Investigation of a Selective Transglutaminase 2 Antagonist as a Novel Therapeutic Agent for Cystic Fibrosis

Abstract

Cystic fibrosis (CF) is a genetic disorder, characterised by the presence of a dysfunctional cystic fibrosis transmembrane conductance regulator (CFTR) protein. Currently approved therapeutic compounds all act by targeting CFTR directly. Yet, emerging evidence suggests that the proteostasis network within CF airway epithelial cells is severely disrupted, leading to fibrotic alterations of the extracellular matrix (ECM). TG2 is reported to be a key regulator of these pathogenic changes. With the advent of potent and selective inhibitors of TG2, a novel therapeutic avenue may now exist in CF. In this study, both immortalised and primary CF human bronchial epithelial cells (HBECs) were used to investigate the role of TG2, as regards the development of fibrosis in CF airway epithelia. It was shown that the deposition of TG2 and fibronectin is elevated in the ECM of both IB3 cells and CF primary HBECs. Notably, IB3 cells were found to undergo epithelial-mesenchymal transition (EMT)-derived myofibroblast transdifferentiation, with CF primary HBECs also exhibiting varying levels of EMT progression. Proof of concept experiments using CF primary HBECs revealed that the use of a CFTR corrector (VX-809) and TG2 specific inhibitor (1-155) in combination, could have a potentially additive therapeutic effect. A more in-depth investigation with IB3 cells, served to further validate these findings. It was demonstrated that the treatment of IB3 cells with VX-809 and 1-155, could completely reverse EMT-derived myofibroblast transdifferentiation and fully restore the barrier function of CF airway epithelium. Furthermore, the development of these pathogenic processes, was shown to be dependent on the interrelationship between extracellular TG2 and TGFβ1 signal transduction. The mechanism of cellular TG2 export in CF was also examined. Extracellular vesicles released by IB3 cells were determined to have increased TG2 expression and activity. IB3 cells were shown to secrete elevated levels of exosomes, which were found to be reduced after combination treatment with VX-809 and 1-155. The findings within this study confirm the importance of extracellular TG2 in the pathogenesis of CF and suggest that pharmacological inhibition of its aberrant activity, represents a viable therapeutic approach.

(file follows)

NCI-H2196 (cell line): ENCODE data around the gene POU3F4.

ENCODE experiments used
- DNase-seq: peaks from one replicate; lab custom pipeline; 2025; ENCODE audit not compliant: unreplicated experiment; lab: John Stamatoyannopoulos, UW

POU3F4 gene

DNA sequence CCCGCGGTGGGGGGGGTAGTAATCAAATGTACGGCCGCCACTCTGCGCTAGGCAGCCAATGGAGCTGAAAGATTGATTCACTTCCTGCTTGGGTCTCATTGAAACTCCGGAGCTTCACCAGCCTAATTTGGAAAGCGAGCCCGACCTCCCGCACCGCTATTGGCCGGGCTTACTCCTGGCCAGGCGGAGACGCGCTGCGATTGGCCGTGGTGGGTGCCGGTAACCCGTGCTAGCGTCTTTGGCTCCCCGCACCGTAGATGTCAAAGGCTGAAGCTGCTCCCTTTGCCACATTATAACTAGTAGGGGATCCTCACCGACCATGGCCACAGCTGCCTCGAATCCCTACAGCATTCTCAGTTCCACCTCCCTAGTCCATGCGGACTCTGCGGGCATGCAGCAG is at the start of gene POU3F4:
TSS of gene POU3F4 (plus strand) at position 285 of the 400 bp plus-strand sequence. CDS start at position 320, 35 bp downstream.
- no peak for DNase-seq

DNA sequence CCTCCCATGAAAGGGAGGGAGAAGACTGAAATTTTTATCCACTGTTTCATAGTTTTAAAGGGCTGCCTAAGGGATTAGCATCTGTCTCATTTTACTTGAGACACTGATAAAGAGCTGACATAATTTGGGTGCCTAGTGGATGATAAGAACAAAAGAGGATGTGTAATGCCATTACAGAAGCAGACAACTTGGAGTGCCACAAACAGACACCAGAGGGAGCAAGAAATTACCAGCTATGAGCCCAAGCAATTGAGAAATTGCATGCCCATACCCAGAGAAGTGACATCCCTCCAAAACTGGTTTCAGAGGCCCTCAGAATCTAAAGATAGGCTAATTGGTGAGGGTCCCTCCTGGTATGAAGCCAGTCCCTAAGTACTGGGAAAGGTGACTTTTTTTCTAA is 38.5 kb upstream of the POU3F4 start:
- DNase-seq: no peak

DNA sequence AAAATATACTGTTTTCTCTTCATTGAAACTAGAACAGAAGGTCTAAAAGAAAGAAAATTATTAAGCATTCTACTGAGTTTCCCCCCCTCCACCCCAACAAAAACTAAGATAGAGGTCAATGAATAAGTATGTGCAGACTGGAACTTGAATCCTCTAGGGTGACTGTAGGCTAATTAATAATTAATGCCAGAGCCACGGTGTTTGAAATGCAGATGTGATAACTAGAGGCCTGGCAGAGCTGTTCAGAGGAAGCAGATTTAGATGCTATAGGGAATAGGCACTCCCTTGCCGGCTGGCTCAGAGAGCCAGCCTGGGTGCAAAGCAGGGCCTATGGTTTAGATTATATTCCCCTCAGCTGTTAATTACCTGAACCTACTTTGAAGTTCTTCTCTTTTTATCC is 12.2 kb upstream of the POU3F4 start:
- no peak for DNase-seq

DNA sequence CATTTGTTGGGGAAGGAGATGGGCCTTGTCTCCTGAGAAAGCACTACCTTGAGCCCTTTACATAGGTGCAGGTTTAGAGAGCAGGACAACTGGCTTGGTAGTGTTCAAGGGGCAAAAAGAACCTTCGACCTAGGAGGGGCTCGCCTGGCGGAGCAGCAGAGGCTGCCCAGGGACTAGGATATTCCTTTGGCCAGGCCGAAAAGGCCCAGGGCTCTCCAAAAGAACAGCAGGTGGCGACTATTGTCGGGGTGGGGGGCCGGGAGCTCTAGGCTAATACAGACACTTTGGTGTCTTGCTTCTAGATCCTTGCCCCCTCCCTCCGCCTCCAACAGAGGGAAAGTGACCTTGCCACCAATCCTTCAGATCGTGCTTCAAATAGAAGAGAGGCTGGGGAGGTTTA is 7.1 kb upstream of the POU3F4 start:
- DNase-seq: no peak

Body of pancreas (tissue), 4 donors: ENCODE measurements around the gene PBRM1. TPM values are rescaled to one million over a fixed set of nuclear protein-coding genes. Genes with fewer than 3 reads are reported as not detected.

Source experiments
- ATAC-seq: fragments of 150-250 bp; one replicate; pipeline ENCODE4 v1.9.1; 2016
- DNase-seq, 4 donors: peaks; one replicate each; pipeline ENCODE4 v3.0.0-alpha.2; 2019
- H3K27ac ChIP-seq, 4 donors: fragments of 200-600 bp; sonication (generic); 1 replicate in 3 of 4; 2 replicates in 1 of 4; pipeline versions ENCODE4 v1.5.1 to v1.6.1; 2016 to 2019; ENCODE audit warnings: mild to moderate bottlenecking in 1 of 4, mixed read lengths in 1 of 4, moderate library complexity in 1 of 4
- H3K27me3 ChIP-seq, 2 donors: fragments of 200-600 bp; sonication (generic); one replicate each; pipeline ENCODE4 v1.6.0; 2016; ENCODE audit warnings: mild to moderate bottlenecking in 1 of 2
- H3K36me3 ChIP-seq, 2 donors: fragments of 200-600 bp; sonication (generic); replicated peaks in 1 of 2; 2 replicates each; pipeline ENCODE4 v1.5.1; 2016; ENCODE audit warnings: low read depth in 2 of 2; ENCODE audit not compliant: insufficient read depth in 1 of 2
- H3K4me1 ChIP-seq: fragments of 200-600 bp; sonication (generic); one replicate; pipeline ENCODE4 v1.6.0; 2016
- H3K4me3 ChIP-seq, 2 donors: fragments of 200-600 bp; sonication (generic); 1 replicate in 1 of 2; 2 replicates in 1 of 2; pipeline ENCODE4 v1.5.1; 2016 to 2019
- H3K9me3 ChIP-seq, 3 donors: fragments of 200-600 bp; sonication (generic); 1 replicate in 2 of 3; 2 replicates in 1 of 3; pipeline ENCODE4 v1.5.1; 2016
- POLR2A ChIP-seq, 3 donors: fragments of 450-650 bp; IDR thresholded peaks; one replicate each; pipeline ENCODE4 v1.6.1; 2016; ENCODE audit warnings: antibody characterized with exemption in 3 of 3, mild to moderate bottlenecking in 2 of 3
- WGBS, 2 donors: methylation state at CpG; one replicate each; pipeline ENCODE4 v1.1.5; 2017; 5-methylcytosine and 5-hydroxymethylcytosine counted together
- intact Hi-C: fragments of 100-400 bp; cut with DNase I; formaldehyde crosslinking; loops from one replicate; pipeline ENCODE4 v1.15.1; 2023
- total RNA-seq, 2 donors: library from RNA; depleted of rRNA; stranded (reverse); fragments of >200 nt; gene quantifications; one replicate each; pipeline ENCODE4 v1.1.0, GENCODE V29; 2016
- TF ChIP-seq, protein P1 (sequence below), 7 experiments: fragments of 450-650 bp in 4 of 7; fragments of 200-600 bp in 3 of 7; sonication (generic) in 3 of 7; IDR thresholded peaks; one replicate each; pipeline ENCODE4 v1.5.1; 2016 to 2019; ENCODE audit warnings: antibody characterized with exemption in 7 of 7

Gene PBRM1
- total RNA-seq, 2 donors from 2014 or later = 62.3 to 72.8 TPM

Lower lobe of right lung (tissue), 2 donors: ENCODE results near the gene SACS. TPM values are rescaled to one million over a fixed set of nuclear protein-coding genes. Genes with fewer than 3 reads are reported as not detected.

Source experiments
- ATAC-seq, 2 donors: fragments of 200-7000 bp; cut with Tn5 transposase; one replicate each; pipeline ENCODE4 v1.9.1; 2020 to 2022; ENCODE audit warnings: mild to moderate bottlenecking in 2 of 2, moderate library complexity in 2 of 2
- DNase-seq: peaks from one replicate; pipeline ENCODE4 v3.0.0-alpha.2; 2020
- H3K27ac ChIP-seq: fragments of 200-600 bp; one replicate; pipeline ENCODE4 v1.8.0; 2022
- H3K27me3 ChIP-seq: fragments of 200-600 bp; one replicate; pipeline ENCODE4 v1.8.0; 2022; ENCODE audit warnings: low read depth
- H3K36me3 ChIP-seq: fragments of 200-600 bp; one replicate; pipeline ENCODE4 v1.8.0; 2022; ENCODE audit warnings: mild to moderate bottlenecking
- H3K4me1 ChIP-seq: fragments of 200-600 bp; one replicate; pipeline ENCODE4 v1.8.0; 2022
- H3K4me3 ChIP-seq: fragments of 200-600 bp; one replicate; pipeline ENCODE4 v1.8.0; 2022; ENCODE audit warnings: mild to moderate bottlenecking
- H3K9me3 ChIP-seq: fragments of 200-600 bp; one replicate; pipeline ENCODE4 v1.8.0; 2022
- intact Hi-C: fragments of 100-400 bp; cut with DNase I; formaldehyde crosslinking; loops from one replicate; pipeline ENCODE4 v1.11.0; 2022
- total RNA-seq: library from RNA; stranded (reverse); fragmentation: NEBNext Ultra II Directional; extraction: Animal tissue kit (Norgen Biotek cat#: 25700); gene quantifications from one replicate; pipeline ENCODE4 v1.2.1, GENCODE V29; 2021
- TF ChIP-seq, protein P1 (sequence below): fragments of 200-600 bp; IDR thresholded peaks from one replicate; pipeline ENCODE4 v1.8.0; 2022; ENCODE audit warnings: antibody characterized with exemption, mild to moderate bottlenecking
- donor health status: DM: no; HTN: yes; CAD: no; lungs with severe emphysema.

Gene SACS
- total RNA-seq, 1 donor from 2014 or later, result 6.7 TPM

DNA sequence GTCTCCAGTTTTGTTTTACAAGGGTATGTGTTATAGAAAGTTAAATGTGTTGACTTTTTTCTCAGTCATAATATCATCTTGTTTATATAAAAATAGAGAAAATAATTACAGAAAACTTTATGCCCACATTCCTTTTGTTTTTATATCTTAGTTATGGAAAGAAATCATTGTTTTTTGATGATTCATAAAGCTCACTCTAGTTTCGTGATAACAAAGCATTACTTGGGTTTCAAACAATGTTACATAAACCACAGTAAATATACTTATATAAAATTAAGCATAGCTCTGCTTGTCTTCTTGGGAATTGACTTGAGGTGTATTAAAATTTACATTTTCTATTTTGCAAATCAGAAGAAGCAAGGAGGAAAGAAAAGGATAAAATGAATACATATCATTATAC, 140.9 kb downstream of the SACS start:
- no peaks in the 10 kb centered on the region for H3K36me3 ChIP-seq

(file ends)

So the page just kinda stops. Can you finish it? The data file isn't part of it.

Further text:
Divisions: College of Health & Life Sciences > School of Biosciences
Additional Information: © James Michael Gavin, 2020 asserts their moral right to be identified as the author of this thesis. This copy of the thesis has been supplied on condition that anyone who consults it is understood to recognise that its copyright rests with its author and that no quotation from the thesis and no information derived from it may be published without appropriate permission or acknowledgement. If you have discovered material in Aston Publications Explorer which is unlawful e.g. breaches copyright, (either yours or that of a third party) or any other law, including but not limited to those relating to patent, trademark, confidentiality, data protection, obscenity, defamation, libel, then please read our Takedown Policy and contact the service immediately.
Institution: Aston University
Uncontrolled Keywords: cystic fibrosis,transglutaminase 2,epithelial-mesenchymal transition,TG2 inhibitors,extracellular vesicles
Completed Date: 2021
Authors: Gavin, James

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